If your hot tub does not contain a drain, don't worry, some hot tubs do not have drains due to the issues mentioned above, but there are still two simple ways to empty your hot tub.

Firstly, you can empty your hot tub using the traditional method of siphoning, using an existing hose pipe to slowly drain the hot tub. This is the more cost effective way, by using a hose pipe, one end in the hot tub, the other in the area you want to drain the water to, you then must get a flow of water going, by either sucking on the hose pipe or lifting up the hot tub end of the hose pipe and quickly placing back into the spa. Once the flow is going, you can leave the hose to drain the hot tub in its own time.

If you need the hot tub emptied faster than it would by siphoning, you will need to invest in a submersible pump (Image-Top Right). This is a water pump, with a floating cut-off switch, used to drain hot tubs in minutes. Simply plug in, place in the hot tub and wait for it to finish. The pump uses a lay flat hose to drain the water out, so you can customise the hose length to your requirements. To see the submersible pumps available from us see our website- ( or call us on (UK-0845 366 1122).

Happy Hot Tubbing.
Eddie. HHT.

Friday, 9 September 2011

Hot Tub Headrest Problems

Damaged hot tub pillows, Its probably the biggest warranty issue for
hot tub manufacturers and the most bugging thing for hot tub owners.

The truth is, its inevitable that a soft, rubber/vinyl item, in a warm, damp & chlorinated environment will eventually deplete. The main problem being the chlorination of hot tub water in affecting the condition of the spa pillows. As you may know, Chlorine attacks everything, whether its skin, lungs, eyes or even rusting metals. So, when a soft vinyl spa headrest is enclosed in a chlorinated environment, the laminate on the pillows breaks up and eventually the internal rubber will start to flake off. So what can you do ?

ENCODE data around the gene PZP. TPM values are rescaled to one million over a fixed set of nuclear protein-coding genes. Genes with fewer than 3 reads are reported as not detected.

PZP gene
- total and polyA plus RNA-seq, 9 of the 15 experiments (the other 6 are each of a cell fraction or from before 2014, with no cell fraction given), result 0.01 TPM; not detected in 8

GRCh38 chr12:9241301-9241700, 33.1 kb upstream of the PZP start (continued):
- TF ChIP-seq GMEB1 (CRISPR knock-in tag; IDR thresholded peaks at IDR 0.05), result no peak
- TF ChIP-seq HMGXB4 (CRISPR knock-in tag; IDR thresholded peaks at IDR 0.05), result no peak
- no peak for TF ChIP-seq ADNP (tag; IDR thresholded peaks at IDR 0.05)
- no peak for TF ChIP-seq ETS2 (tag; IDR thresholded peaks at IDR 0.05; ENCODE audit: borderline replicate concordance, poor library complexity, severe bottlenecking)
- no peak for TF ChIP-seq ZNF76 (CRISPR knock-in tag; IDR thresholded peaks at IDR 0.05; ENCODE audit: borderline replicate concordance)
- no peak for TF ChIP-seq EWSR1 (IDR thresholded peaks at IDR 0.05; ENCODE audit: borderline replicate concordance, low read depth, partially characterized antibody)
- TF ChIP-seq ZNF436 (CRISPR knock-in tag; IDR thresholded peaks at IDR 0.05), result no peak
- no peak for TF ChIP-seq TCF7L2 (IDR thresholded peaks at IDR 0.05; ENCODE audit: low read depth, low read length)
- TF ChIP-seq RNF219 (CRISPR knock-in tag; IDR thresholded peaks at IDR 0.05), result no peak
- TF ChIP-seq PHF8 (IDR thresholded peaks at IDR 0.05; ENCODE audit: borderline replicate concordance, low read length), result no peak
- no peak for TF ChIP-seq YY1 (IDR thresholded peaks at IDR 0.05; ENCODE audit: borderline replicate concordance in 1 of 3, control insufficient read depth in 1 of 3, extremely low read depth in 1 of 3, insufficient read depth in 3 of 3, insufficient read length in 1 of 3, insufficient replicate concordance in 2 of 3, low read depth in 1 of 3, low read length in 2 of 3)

Well, we sometimes recommend removing headrests from the hot tub when it is not in use, this obviously removes them from the damp, chlorinated environment, prolonging their life. The one issue that arises from constantly removing headrests is the lugs on the back ripping off upon removal, this means the pillow cannot be secured properly, so if removing headrests, you must be careful and ensure the lugs do not rip. If this is too much of a hassle then we try to reinforce the idea of leaving the spa cover off for 10-15 minutes after chlorination, this gives time for the nasty chlorine gases to disperse in the air, not directly onto the hot tub cover or headrests.

So, your hot tub pillows are totally unusable and are flaking into the water, what now ? Well, you really need to remove them totally, or purchase new ones. Headrests have always been a high-cost spare on hot tubs, due to their specialist moulds and variation, meaning manufacturers can charge astronomical prices. So, it would be sensible to look after the pillows whilst they are still usable, saving money in the long-term.

We are happy to help over the phone (Tel:0845 366 1122) or e-mail us with any questions about headrest care ( We stock a variety of headrests, from Master Spa to Spaform, so if you require a quote, e-mail us a picture and we will get back to you with a price.

Happy Hot Tubbing !